There was once a little boy who, every week or so, would walk down the sidewalk by a tall fence which he was too short to see over. And as he walked down this particular block, he would hear coming from the other side of the fence terrible screaming. The screaming would get loud and intense, then, it would quite down, then it would get loud and intense again, then quite down, on and on.

 

He didn’t know what was on the other side of the fence. But he knew he didn’t want to be there.

 

He continued walking by this fence every week or so for some years, till he figured he could take it no more, and he stayed away.

 

Several years later, he walks by again. He starts hearing the loud screams. He’s now taller, and as he hears the screams and can now look over the fence, he sees the most amazing sight.  He sees the tallest roller coaster ever. As the twenty or so people start their descent at 90 miles an hour, it’s nothing but screams. Then the roller coaster starts the ascent, and the screaming goes down. Then it hits the top of the incline, and the screaming starts again. On and on.

 

And the now grown boy realizes he’s lived his whole life having robbed himself of the best fun ever—because he misread the screams. He heard them—but he was deaf to what the screams were actually saying.

 

 

The Lord Jesus with his Word creates a new thing. By his word, what before did not exist, now exists.

 

If we come to the Lord’s Service thinking that Jesus is speaking a word to simply describe a fact or a truth, or teach a lesson of history or a morality tale, then we’re like that boy walking past the screams thinking they are terrible.

 

It’s a matter of Law and Gospel.

 

We come to the Lord’s Service and we hear the Lord having his Word proclaimed among his people. As we hear our Lord in his Word teaching history lessons or fables of morality, or better ways to live, or how to change our lives, then we are hearing him as the voice of Law. And if we’re hearing him for his Law, then we might as well be like the one who says, I don’t need to go to church on Sunday, I already learned those lessons back in Sunday School.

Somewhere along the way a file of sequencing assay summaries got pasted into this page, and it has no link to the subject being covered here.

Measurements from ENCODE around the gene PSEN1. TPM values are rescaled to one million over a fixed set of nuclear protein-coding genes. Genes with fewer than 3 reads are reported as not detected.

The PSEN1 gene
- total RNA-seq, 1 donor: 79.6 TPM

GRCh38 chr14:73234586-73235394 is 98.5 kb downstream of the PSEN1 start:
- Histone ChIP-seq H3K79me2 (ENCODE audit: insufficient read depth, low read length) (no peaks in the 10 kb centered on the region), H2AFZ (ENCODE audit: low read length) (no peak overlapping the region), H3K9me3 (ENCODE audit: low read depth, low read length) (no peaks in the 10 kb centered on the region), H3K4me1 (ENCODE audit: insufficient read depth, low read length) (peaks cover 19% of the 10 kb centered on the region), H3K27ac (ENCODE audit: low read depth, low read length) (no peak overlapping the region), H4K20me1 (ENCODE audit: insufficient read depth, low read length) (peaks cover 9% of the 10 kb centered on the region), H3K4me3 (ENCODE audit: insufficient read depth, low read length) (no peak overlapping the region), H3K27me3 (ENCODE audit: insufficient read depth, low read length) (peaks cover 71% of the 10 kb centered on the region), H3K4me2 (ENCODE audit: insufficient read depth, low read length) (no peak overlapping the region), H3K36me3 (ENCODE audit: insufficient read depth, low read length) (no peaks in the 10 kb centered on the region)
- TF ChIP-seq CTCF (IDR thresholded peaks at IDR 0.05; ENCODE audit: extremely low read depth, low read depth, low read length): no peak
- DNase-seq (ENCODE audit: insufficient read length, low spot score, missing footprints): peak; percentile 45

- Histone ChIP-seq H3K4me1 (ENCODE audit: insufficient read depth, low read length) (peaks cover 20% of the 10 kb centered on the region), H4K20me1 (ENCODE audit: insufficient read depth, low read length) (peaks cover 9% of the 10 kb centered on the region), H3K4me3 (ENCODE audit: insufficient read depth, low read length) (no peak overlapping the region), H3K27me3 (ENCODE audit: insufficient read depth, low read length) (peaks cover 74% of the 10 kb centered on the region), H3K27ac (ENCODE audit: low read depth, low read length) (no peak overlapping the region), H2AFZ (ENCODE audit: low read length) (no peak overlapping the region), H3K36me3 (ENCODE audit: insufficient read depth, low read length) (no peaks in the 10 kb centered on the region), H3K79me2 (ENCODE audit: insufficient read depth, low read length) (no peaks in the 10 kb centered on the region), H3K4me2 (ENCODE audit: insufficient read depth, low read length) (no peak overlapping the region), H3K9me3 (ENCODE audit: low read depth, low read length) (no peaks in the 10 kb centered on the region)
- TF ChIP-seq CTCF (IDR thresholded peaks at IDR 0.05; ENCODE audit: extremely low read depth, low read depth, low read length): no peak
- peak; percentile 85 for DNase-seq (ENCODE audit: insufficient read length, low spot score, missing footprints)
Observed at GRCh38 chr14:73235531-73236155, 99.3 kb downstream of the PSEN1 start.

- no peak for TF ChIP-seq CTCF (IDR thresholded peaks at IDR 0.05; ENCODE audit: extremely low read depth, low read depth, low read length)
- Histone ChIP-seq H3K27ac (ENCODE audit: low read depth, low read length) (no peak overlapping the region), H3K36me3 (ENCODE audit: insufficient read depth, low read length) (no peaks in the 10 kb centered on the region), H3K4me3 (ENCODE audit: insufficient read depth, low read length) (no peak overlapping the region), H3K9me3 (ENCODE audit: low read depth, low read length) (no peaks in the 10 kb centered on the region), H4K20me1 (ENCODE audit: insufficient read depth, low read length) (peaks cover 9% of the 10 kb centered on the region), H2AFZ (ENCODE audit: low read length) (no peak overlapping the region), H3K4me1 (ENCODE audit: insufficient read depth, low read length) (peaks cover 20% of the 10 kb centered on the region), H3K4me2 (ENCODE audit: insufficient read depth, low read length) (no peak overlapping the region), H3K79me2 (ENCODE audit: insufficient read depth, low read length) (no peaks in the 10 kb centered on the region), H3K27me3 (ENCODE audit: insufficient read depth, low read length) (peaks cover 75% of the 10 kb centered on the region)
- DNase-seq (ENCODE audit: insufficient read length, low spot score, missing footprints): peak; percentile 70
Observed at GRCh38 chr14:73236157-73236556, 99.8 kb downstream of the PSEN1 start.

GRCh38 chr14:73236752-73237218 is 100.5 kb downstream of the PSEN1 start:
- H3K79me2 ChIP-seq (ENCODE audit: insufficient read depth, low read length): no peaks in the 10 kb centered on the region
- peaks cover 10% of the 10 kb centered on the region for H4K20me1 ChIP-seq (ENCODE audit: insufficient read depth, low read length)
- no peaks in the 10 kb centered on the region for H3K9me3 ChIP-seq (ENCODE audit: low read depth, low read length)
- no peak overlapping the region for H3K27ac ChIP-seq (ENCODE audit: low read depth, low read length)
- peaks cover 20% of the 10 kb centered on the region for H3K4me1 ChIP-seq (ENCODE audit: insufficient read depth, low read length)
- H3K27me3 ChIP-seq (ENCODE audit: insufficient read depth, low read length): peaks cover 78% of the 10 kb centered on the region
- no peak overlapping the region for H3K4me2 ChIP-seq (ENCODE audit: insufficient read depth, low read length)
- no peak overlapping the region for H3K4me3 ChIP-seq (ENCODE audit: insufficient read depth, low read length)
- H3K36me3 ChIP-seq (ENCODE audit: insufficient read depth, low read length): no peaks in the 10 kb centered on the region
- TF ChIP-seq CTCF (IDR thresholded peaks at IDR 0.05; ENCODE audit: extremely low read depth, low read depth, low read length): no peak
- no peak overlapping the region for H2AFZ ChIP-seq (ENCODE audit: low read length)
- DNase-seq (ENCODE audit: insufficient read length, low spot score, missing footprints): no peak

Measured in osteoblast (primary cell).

For our Lord came for the Gospel. We already had the Law. It’s written on our hearts. He didn’t need to come for that. He came for the Gospel.

 

When he gathers those who belong to him to his Name, he is coming to serve with his gifts. He is there in the midst of his people to proclaim his Father’s Name and to cleanse of all sin. He is there not to control and kill, but to bestow gifts and create life.

 

When we hear his Word as his voice of Gospel, we are like the boy finally hearing the screams of the roller coaster and knowing: this is pure delight!

 

 

Yet, we can’t hear his Word for its gift. Not on our own. We can’t hear his voice for life. For we are deaf. That’s what it means to be a sinner—it means to hear God’s voice, but to hear it not for gifts, but for accusation, not for life, but for death.

 

And a deaf man cannot make himself hear.

 

So, Jesus, by his Word, creates what was not there before. He speaks his Word and it is a living Word bestowing life. Spoken into ears deaf to his Gospel, his Word creates ears to hear. Spoken to consciences cemented in guilt, his Word cleanses and creates new hearts of faith. Spoken to sinners hardened by the accusation, his Word forgives sin and sets us free in joy. Isaiah 29:18:

18 In that day the deaf shall hear the words of a book, and out of their gloom and darkness the eyes of the blind shall see. 19 The meek shall obtain fresh joy in the LORD, and the poor among mankind shall exult in the Holy One of Israel.

 

Hear the Word of the Lord. He is creating a new thing.

 

He speaks you forgiven of all sin. He declares you clean before his Father. He removes the verdict for your past sins. He forgives your sins of today and tomorrow, for he does not desire to quit being your Savior. He creates in you a new heart of faith, a cleansed conscience holding on to his word of grace.

 

He creates you anew every day, daily putting to death with his Law your Old Adam of sin, and daily raising you up to life in your new Adam, your life of faith and joy.

 

Hear his voice not to cause the screaming of the fear of death, but to create the screaming of delight.

 

For he is as the Groom who so loves his bride that he each day sanctifies her, cleansing her with the washing of water and the Word, presenting her without spot or blemish.

 

And you, being daily created anew by his Word, or of his bride, the Church.

 

In the Name of Jesus.